Taking off from the Promethean myth of human creation, Gillian Sze's second poetry collection explores the "anatomy of clay" and the individual as a sentient mystery. At times reflective, instructional, playful, or strange, the first section, Quotidianus, offers observational poems, which recount intimate and ordinary moments often missed, overlooked, or forgotten. Sze tugs at the fabric of habit and amidst the urban mundane finds her subjects in a woman waiting for the bus, a neighbour who talks to his plants, a girl smoking after a storm.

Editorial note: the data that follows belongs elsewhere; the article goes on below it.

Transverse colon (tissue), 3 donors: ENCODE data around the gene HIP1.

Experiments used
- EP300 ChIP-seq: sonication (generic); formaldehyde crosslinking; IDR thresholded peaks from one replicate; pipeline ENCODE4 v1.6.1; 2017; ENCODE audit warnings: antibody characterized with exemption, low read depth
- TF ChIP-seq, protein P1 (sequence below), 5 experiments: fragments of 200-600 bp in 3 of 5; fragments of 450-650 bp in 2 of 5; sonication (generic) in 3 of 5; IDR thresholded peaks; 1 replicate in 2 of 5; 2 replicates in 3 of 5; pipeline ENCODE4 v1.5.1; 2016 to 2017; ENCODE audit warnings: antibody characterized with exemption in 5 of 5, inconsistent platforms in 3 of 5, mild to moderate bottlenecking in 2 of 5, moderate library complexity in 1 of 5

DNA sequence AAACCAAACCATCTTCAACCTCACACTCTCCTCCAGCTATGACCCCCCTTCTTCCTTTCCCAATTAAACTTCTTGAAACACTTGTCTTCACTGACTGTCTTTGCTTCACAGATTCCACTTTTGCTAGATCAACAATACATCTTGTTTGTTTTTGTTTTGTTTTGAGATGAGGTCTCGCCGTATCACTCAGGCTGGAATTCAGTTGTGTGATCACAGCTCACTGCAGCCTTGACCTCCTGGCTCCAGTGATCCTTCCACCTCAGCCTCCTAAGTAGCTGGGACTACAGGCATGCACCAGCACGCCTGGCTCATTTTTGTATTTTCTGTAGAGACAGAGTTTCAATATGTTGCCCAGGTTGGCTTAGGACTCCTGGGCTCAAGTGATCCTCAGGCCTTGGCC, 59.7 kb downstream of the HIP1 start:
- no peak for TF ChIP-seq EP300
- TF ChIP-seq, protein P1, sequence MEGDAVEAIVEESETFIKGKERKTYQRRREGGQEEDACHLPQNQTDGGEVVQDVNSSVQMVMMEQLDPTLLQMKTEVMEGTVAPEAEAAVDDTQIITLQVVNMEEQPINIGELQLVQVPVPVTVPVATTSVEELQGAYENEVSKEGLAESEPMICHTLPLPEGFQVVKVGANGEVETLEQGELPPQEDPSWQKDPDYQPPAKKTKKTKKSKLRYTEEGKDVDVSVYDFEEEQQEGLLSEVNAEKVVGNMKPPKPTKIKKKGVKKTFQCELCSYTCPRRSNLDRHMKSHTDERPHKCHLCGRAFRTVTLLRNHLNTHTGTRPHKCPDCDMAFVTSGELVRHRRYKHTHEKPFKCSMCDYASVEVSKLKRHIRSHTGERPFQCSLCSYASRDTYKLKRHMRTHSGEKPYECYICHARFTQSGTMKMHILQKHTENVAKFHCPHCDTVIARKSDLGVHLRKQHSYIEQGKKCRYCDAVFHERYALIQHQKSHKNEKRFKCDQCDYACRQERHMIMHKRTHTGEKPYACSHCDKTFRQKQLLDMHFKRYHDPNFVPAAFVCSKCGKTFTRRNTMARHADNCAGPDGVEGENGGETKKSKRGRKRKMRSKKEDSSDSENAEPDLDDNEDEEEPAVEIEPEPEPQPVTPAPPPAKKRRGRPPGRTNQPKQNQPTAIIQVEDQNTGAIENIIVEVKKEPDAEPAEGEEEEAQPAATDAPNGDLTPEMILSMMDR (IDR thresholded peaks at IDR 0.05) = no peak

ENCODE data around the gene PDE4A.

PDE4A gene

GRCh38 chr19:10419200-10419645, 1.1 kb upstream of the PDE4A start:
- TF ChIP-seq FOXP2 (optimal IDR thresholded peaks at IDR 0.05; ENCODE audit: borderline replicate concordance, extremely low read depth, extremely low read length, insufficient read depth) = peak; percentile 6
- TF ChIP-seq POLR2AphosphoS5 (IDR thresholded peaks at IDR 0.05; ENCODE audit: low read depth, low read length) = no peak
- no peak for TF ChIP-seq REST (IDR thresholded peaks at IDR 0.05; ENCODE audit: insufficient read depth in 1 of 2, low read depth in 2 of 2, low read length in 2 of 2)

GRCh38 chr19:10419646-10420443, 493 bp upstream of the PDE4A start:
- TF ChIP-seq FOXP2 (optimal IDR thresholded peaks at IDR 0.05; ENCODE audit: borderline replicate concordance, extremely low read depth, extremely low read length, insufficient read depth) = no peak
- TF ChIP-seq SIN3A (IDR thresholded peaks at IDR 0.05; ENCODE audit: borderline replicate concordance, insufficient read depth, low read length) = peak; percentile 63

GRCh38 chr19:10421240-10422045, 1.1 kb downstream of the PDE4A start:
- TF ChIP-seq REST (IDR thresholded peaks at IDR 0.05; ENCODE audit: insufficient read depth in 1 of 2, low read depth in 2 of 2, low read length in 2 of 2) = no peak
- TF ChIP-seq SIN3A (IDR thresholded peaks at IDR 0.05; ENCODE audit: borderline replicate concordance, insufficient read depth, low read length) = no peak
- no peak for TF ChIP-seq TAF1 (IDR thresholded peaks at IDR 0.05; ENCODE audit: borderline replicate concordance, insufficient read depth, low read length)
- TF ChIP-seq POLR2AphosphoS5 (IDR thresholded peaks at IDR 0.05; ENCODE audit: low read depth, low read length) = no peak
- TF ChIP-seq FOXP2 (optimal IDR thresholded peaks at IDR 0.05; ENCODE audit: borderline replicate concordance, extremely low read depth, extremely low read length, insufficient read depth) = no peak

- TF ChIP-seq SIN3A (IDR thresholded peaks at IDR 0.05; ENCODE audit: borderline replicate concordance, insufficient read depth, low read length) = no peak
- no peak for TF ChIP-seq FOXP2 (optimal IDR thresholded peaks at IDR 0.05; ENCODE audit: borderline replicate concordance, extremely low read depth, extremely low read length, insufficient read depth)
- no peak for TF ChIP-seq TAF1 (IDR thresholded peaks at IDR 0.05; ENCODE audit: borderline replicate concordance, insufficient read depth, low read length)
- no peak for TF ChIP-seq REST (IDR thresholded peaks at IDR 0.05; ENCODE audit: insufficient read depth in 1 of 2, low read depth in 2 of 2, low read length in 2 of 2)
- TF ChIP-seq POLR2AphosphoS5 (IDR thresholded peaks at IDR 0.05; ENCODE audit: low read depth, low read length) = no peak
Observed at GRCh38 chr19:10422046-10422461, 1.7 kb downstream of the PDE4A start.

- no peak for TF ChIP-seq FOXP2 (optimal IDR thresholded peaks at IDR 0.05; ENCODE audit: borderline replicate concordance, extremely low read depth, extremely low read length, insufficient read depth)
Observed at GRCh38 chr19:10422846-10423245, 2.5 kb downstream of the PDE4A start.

The following section, Extimacy, takes a lyrical and confessional turn, veering inwards, dealing reflexively with the materiality of inner life: the self as ingredients, the self as experiment, the self as animal and artist. The Anatomy of Clay finds exceptions in the most prosaic conditions and the ineffable distinctions between people, selves, objects, and histories.